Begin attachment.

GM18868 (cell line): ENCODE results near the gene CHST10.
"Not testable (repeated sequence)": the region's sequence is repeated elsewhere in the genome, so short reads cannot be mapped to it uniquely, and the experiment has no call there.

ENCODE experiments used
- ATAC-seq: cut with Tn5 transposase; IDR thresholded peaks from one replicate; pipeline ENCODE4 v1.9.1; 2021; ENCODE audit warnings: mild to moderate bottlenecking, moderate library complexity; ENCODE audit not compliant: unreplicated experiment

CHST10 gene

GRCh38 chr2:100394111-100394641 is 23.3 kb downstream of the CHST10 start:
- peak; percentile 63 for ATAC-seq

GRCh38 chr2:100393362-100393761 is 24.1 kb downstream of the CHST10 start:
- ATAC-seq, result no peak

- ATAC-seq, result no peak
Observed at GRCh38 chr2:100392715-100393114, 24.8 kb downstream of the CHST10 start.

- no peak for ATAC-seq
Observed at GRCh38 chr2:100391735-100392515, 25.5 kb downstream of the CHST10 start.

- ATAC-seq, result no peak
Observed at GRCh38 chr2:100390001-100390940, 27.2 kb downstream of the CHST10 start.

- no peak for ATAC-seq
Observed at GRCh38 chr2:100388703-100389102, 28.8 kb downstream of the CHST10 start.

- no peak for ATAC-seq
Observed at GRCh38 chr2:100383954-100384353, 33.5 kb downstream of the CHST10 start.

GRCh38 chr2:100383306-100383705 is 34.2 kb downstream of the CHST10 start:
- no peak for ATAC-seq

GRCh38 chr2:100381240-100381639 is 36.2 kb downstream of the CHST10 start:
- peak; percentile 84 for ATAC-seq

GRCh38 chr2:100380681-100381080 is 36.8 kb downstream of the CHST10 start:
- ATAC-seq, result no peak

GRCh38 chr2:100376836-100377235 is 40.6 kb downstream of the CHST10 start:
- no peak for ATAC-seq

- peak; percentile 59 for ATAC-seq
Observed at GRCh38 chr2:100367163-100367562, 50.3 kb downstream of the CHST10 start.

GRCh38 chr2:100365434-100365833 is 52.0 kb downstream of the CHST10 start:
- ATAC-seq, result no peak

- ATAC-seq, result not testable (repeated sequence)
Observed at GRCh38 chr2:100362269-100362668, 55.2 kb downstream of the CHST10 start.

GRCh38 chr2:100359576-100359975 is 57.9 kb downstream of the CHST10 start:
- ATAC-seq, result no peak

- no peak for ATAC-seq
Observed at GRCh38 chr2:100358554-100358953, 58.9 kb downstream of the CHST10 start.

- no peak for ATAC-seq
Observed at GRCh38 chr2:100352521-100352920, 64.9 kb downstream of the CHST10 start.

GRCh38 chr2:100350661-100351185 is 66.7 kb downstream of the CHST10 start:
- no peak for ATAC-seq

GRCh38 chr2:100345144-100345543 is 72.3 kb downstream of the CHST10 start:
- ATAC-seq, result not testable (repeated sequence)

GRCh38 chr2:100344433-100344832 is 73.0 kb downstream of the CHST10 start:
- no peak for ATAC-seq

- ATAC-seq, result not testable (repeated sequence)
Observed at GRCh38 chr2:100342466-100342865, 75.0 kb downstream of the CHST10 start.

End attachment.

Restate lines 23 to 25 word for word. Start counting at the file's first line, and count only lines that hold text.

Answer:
- peak; percentile 84 for ATAC-seq

GRCh38 chr2:100380681-100381080 is 36.8 kb downstream of the CHST10 start:
- ATAC-seq, result no peak